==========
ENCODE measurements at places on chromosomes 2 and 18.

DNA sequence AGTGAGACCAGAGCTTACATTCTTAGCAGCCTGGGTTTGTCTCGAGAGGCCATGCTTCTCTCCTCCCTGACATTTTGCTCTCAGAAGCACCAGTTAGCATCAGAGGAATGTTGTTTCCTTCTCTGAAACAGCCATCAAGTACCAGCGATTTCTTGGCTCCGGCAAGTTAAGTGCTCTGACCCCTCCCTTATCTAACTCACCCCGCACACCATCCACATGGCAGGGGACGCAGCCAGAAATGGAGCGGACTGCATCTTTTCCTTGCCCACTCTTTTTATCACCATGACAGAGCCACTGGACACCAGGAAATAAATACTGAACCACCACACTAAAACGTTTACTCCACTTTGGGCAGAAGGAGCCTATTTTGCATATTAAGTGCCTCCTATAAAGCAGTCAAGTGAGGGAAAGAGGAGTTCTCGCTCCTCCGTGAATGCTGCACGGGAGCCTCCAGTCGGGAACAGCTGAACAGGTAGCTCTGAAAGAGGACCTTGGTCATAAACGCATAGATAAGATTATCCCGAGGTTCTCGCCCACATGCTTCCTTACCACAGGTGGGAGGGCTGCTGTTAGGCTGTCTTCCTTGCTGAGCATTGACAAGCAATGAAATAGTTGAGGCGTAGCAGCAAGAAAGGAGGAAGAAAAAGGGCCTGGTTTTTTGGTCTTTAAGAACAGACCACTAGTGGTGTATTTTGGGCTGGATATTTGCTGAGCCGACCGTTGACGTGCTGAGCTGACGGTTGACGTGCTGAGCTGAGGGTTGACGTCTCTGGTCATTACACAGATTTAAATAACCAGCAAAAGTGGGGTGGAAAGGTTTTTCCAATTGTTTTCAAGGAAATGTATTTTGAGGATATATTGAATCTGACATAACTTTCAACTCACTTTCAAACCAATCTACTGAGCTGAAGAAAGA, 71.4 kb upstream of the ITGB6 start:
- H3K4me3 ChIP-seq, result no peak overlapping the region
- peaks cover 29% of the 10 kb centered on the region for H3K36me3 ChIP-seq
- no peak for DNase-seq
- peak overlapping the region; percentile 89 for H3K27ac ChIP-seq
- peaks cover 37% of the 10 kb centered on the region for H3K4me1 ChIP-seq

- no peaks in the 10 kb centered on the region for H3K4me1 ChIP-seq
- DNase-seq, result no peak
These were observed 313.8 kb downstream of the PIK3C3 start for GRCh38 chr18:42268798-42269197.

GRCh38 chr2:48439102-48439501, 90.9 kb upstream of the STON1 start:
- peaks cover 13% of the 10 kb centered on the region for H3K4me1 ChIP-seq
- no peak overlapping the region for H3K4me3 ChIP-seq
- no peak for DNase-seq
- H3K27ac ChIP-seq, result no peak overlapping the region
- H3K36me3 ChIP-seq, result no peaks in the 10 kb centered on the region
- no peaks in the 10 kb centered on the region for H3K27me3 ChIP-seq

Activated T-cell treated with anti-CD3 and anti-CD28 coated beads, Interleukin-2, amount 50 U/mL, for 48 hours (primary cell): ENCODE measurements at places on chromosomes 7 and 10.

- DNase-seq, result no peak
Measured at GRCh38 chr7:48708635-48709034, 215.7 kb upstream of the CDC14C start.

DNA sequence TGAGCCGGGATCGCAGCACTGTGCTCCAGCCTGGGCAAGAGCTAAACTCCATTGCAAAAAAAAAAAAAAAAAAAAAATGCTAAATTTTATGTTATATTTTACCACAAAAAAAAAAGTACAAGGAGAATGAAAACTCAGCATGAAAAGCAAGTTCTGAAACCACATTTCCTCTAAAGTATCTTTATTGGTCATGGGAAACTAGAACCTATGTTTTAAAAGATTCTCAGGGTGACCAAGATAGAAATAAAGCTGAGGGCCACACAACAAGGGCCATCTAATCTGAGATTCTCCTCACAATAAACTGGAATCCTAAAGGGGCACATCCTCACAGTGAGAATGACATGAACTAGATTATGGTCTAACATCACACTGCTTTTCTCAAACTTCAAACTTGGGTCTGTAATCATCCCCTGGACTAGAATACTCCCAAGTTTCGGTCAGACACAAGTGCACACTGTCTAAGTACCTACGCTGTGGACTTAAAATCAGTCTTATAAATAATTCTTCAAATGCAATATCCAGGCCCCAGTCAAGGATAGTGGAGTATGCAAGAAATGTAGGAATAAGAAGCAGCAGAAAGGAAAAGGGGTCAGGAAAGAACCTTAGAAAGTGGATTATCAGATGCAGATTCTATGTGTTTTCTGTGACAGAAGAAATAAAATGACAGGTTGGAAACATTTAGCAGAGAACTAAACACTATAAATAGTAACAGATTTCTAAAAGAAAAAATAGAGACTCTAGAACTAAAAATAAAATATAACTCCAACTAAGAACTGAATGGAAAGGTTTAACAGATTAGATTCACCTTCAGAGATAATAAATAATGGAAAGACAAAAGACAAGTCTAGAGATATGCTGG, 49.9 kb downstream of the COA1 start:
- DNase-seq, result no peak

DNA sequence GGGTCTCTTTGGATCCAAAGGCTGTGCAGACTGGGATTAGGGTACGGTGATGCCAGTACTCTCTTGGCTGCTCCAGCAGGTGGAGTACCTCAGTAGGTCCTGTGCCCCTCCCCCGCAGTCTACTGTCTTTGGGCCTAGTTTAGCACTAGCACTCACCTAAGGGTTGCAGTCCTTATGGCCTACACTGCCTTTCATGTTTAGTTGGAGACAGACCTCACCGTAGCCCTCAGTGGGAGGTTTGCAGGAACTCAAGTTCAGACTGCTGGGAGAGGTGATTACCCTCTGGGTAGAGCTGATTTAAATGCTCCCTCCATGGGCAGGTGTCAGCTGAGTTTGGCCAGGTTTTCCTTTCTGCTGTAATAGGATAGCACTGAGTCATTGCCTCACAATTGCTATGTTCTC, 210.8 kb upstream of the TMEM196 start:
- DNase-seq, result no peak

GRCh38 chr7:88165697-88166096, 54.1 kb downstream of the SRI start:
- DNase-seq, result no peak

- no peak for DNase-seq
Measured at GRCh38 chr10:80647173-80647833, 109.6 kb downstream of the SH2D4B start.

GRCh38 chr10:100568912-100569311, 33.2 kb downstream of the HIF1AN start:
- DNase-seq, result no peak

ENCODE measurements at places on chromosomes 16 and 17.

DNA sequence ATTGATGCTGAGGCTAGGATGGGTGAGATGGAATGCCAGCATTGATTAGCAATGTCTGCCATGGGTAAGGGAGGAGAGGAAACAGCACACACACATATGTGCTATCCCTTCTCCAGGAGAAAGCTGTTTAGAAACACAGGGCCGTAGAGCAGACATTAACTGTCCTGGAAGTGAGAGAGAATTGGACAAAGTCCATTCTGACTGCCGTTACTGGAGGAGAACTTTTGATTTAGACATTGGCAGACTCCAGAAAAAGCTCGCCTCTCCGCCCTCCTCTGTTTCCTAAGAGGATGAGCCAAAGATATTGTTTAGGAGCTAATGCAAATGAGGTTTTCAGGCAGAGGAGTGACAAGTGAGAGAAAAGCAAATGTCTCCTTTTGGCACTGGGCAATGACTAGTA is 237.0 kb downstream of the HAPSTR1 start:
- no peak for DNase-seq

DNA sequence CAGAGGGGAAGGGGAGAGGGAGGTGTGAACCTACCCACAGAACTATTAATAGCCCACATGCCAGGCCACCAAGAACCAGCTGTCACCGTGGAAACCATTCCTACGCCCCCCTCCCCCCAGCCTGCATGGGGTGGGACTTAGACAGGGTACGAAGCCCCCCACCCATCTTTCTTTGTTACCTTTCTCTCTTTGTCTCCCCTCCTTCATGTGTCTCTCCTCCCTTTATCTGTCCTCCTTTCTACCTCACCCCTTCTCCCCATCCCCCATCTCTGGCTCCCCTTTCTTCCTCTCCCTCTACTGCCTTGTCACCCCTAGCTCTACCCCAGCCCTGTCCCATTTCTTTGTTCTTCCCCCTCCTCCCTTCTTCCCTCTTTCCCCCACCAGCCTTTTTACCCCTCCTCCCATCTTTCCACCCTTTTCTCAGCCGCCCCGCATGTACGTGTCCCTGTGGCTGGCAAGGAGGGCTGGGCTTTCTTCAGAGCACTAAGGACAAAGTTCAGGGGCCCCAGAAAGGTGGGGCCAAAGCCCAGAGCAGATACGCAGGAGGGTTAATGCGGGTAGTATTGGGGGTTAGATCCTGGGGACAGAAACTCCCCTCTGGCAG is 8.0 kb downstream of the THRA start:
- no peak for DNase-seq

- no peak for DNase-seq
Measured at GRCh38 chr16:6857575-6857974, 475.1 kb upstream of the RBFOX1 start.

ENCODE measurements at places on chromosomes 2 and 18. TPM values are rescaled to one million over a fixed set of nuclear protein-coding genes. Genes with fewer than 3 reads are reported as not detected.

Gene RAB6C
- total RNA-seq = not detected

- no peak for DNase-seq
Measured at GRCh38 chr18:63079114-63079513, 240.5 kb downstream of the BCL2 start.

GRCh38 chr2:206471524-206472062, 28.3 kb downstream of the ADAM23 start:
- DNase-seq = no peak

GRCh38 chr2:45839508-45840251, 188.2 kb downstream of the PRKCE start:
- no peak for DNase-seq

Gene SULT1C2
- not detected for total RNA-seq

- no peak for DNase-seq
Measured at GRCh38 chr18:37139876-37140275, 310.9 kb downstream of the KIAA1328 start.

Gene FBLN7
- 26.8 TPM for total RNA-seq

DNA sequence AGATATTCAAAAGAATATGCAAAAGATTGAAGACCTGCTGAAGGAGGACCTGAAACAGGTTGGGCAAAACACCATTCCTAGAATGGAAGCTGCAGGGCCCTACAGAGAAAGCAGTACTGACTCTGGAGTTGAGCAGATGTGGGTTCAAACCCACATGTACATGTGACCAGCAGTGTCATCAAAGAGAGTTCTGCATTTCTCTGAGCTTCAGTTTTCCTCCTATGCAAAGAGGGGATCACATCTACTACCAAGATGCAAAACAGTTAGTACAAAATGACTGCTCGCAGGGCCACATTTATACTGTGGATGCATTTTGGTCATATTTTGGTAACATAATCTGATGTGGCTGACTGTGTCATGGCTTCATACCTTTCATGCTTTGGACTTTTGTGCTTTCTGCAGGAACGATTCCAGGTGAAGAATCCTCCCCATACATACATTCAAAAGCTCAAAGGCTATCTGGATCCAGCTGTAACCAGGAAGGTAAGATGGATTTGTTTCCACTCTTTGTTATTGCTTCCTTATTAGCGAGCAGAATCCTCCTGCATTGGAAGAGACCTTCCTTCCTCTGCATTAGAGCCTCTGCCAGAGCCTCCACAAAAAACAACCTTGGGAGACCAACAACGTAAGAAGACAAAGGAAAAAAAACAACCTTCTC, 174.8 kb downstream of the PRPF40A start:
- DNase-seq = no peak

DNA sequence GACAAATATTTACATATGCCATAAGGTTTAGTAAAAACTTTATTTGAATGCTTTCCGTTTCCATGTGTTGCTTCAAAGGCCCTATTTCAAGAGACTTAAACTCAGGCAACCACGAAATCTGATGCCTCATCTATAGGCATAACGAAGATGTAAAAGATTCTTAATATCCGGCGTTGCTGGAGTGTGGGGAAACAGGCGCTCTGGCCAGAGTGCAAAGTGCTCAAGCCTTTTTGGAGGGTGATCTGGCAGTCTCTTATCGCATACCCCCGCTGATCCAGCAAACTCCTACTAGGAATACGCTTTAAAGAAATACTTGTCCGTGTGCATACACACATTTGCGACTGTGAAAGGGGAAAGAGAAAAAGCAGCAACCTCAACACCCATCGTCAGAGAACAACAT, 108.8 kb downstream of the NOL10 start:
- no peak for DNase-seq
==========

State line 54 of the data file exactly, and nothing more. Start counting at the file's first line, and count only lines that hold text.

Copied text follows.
- DNase-seq = no peak